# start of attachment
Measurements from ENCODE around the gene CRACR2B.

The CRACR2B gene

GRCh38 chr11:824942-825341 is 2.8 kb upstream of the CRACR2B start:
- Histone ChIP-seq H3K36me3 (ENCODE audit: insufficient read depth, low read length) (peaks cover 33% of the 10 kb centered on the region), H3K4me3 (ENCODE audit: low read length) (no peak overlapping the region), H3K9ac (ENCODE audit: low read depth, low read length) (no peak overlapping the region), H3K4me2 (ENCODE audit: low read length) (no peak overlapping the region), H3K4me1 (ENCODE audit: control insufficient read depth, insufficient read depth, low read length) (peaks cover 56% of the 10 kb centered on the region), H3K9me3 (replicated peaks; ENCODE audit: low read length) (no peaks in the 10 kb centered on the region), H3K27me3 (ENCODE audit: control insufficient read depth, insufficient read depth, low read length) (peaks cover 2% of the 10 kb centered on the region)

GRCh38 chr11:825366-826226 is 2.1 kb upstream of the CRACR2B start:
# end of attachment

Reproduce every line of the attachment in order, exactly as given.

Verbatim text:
Measurements from ENCODE around the gene CRACR2B.

The CRACR2B gene

GRCh38 chr11:824942-825341 is 2.8 kb upstream of the CRACR2B start:
- Histone ChIP-seq H3K36me3 (ENCODE audit: insufficient read depth, low read length) (peaks cover 33% of the 10 kb centered on the region), H3K4me3 (ENCODE audit: low read length) (no peak overlapping the region), H3K9ac (ENCODE audit: low read depth, low read length) (no peak overlapping the region), H3K4me2 (ENCODE audit: low read length) (no peak overlapping the region), H3K4me1 (ENCODE audit: control insufficient read depth, insufficient read depth, low read length) (peaks cover 56% of the 10 kb centered on the region), H3K9me3 (replicated peaks; ENCODE audit: low read length) (no peaks in the 10 kb centered on the region), H3K27me3 (ENCODE audit: control insufficient read depth, insufficient read depth, low read length) (peaks cover 2% of the 10 kb centered on the region)

GRCh38 chr11:825366-826226 is 2.1 kb upstream of the CRACR2B start: